Sparkle, Sparkle

Spring Cleaning Your Jewelry

Faceted Gems

What’s the easiest way to make your gemstone sparkle? Clean it! This is assuming, of course, that the gem in question is faceted and is either transparent or translucent. Which simply means that light enters the stone, hits a facet, and is reflected out again. Anything that comes in contact with your jewelry will have a tendency to build up on the back of the stone and reduce its brilliance.

Some gemstones are inherently more “sparkly” than others, and I’ll discuss that a bit more later in this post, but I want to give you some tips on cleaning your gemstones first. When we wear our jewelry it can accumulate gunk (this is a highly technical gemological term) on the underside of the gem – especially rings, where soaps and lotions can get into all the nooks and crannies of the design.

There are specially formulated gemstone cleaners out there, but I have found that Simple Green works quite well. I give a spritz or two to the underside of the ring, let it sit for a minute, then rinse well with hot water.

If necessary, I  will use a very soft old toothbrush, or a toothpick, to help remove the gunk.

Ultrasonic cleaners can also do a good job at cleaning gemstones, but there are a number of gems which could be damaged by ultrasonics, so you have to be careful about when you use them. Here are some examples (the list is far from complete!).

Avoid Using Ultrasonics:

  • organic gem materials, such as pearls or amber
  • porous or fragile gems, such as turquoise, moonstone, labradorite, opal, malachite
  • gems which may have been impregnated with oil or other types of filler enhancements, such as emeralds

Generally Safe In Ultrasonics:

  • diamonds (unless colored or fracture-filled)
  • aquamarine
  • garnet
  • amethyst
  • citrine
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Jewelry cleaning aids: a spritz of Simple Green for gemstones, Goddard’s polishing foam for tarnish, or foil plus detergent for tarnish.

Tarnish (aka Patina)

Many people mistakenly think that an ultrasonic will remove tarnish from silver – this is not the case. Ultrasonics remove particles adhering to the surface, whereas tarnish is a chemical reaction in the metal.

When it comes to removing tarnish from silver, my best advice is to give it a rub with a jeweler’s polishing cloth on a regular basis – before it starts to get visibly tarnished. I like the Goddard’s brand polishing cloth. Of course, if you like the darker patina, just leave it be.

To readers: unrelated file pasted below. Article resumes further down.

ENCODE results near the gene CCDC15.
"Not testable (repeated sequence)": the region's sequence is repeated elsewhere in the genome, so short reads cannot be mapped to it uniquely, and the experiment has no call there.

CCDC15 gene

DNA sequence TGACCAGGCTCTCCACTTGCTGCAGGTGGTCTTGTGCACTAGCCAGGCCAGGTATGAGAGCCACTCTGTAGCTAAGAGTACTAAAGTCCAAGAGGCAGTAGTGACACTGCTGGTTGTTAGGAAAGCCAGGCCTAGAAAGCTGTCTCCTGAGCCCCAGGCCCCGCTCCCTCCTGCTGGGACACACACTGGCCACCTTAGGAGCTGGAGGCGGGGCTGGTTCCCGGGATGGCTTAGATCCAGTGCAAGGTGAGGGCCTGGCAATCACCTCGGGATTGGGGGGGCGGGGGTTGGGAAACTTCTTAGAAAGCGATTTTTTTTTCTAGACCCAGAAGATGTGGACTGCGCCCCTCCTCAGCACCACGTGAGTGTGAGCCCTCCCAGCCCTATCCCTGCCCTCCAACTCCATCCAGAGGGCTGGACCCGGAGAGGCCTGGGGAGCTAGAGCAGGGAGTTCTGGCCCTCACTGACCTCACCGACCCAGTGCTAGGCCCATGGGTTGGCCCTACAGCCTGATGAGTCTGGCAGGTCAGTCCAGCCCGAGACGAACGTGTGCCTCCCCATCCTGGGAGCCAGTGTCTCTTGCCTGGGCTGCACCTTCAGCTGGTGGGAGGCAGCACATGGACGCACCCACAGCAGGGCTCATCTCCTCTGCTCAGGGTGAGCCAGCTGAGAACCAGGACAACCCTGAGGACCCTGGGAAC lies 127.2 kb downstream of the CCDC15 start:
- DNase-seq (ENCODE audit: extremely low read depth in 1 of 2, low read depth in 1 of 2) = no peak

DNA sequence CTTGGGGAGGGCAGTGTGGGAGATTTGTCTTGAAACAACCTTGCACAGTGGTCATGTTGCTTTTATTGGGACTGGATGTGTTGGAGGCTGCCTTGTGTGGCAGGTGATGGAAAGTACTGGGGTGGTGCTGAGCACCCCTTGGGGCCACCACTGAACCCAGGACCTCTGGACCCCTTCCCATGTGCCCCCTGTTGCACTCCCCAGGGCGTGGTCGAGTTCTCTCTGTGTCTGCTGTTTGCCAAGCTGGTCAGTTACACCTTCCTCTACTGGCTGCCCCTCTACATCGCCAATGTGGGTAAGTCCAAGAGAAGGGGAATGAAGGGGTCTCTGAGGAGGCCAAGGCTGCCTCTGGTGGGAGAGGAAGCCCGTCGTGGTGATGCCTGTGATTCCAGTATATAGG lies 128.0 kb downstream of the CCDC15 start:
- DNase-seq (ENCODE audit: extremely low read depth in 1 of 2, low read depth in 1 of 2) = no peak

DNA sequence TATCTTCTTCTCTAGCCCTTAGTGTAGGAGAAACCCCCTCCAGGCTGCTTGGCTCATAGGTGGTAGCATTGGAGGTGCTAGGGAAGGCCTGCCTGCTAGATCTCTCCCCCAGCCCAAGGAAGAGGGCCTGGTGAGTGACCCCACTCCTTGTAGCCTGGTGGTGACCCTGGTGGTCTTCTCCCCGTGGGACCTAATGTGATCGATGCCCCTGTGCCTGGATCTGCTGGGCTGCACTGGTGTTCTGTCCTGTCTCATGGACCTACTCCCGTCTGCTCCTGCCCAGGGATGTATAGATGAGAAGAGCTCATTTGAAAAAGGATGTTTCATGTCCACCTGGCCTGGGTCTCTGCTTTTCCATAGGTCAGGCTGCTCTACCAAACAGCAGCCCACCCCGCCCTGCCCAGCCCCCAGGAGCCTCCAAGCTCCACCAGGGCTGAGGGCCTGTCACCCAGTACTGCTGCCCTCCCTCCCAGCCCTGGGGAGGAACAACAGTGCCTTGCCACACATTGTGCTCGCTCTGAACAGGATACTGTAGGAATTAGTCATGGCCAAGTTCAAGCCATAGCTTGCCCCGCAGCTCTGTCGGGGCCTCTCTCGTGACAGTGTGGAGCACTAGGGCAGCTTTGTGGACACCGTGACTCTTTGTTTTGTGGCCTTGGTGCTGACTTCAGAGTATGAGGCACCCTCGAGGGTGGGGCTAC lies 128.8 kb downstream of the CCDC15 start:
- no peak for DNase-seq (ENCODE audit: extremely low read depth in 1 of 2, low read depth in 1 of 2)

If tarnish has built up, here are a couple of suggestions. Again, remember to be careful with any stones set in the jewelry, especially ones like pearl, turquoise, moonstone, labradorite, etc.

DIY Home Remedy
Put a piece of aluminum foil in the bottom of a non-reactive dish (glass or ceramic). Add some powdered Tide laundry detergent (others have told me baking soda works, too, but I have not tried it). Add warm water to dissolve the detergent, then drop your jewelry in and let it soak for a few minutes. Rinse thoroughly and dry.

Goddard’s Polishing Foam
This comes in a paste form with a sponge. Wet the sponge, rub it over the paste and build up a lather, then rub the jewelry with the sponge – the foam is good at getting in the nooks & crannies. Again, rinse thoroughly and dry.

This is available on my website, as well as on Amazon (of course), and I’ve seen it in shops where metal cleaning products are sold.

Brilliance and Fire: Why Some Gems Sparkle More

Dispersion is the separation of light into spectral colors. This phenomenon is seen to varying degrees in gems – think of a crystal which casts a rainbow with the sun hits it. Different types of gems will have different amounts of dispersion, and when a gem has a high dispersion, it is said to have “fire.” So in gemological terms, a gemstone has fire because dispersion is a quality inherent in the gem’s crystal structure.

Brilliance refers to light reflected back to the viewer’s eye. Light enters the stone, hits a facet and is reflected back out again. So brilliance is affected by how well-cut the stone is.

Together, brilliance and fire result in a very sparkly stone.

Mother’s Day Offer

Here’s a last-minute Mother’s Day offer: a custom charm bracelet or necklace with a charm representing your child’s initial in Morse code:

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The charm pictured here is the letter “J” (dot dash dash dash).

Orders must be placed by this Friday, May 3rd! Visit studio44jewelry to order.

Thank You For Reading!